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There's nothing wrong with mentioning specific songs or tech in this way. And while it's not lazy writing to use songs as a tool for conveying a character's mood it is to rely on them solely. Expecting the reader to take them listening to a particular song as meaning they are sad just isn't going to work (unless you've already somehow established that as ...


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I'd say it depends on what those numbers are. Writing "five in the morning" instead of "5am" isn't going to make too much of a difference to readability. In fact, depending on the general tone of your story, that slight bit of extra eloquence can really enhance it. However, once you get into longer numbers, using the actual numerals really helps with ...


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As a reader, if I find a novel in which the author has flouted standard writing style by not spelling out small, short (in terms of word length) numbers, say, writing "100" instead of "one hundred" or, even better, "a hundred" (given the implied precision of this kind of number) -- I'm likely to close the book right then, because neither the author nor any ...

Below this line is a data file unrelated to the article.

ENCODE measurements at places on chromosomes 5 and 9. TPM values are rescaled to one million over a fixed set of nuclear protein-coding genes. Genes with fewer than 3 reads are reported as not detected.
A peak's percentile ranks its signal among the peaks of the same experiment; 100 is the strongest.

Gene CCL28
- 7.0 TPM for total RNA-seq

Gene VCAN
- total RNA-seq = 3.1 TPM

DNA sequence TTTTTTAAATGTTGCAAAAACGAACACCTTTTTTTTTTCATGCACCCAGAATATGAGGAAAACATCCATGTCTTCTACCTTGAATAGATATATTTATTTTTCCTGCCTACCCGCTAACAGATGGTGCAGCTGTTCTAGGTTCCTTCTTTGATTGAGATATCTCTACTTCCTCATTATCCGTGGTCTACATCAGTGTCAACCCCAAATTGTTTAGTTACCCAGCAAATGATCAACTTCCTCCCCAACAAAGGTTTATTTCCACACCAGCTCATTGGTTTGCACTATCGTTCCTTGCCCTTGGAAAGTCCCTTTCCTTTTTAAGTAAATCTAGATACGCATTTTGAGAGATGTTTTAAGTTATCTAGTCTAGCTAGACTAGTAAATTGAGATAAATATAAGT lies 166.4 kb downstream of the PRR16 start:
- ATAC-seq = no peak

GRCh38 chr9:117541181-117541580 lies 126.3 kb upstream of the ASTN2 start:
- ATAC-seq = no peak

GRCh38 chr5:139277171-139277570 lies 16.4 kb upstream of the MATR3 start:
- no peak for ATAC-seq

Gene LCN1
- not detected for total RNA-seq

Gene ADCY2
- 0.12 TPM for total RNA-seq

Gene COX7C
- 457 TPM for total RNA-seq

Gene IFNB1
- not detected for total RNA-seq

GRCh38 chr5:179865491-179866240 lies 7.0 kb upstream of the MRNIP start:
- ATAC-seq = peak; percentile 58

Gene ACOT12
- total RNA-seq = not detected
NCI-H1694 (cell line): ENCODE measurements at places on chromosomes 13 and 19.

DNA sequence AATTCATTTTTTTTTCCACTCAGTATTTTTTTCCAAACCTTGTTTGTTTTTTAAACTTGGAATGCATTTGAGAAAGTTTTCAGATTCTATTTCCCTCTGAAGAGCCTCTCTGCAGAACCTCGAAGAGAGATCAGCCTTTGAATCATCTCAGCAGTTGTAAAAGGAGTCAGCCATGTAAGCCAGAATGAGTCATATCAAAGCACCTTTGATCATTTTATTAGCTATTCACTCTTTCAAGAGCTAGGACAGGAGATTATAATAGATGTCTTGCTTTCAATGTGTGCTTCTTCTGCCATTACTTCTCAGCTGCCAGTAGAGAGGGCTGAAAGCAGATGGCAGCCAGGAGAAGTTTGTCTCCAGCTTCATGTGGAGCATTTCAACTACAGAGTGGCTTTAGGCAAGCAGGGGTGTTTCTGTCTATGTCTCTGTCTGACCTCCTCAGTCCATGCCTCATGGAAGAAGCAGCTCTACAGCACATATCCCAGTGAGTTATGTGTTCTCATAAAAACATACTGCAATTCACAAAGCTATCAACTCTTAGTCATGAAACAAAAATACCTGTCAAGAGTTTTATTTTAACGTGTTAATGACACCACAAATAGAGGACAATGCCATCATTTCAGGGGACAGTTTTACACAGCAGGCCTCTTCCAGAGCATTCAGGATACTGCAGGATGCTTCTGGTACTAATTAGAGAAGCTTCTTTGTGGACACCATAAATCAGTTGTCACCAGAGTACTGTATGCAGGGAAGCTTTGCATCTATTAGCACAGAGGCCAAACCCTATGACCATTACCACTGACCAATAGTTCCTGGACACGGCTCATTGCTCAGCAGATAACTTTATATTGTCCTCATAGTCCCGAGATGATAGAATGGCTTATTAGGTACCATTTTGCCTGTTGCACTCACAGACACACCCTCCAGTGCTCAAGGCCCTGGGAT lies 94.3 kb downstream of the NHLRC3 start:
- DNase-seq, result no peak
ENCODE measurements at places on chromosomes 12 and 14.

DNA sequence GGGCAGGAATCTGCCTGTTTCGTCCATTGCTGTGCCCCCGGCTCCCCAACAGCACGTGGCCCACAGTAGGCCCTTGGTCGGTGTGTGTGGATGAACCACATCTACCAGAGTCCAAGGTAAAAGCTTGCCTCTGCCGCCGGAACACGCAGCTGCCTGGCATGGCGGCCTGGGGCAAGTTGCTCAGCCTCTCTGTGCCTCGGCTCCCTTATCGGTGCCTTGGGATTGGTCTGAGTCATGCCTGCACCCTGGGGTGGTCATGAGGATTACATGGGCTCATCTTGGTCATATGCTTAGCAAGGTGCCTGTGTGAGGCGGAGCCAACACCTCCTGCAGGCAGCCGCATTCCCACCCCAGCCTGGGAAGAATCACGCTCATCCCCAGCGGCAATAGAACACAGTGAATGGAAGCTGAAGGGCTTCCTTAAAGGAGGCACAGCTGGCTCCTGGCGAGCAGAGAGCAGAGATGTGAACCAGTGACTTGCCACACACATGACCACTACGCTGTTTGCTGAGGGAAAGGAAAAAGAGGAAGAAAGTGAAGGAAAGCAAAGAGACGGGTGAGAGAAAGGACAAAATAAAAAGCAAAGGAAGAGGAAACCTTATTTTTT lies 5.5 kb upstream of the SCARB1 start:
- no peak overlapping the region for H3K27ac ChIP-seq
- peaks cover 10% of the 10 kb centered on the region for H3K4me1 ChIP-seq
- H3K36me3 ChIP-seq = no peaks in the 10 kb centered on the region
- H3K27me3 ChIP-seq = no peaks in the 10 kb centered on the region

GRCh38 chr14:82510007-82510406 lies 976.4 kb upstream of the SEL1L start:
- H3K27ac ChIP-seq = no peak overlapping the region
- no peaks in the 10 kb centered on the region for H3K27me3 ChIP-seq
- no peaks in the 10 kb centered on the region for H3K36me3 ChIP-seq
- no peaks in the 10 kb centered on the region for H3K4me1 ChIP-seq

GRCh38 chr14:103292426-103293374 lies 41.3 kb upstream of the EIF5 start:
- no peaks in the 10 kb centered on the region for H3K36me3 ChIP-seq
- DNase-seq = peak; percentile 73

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I had the same reaction to your musical allusion that Wetcircuit did: I have never heard the song "Mad World", or if I have, I don't remember it. It does not bring any emotional state to my mind because I have no idea what it is about or what it sounds like. I've had this conversation with many authors: They'll say, "I included this cultural reference to ...


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It tells us nothing The phrase Gary Jules 'Mad Mad World' has no emotional resonance with me whatsoever. It is not shorthand for "a specific emotional state". Popular music is not a universal experience. It can signal to your "tribe": people who are the same age, gender, financial tier, and probably race – the same demographic targeted by that particular ...


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Lots of novels go into detail about music, movies, TV shows, and other art and culture relevant during the setting of the book. Also technology. In some cases the cultural details are important to the setting. High Fidelity is all about the music; failing to mention it would have ruined the book. In other cases, giving those details evokes a particular ...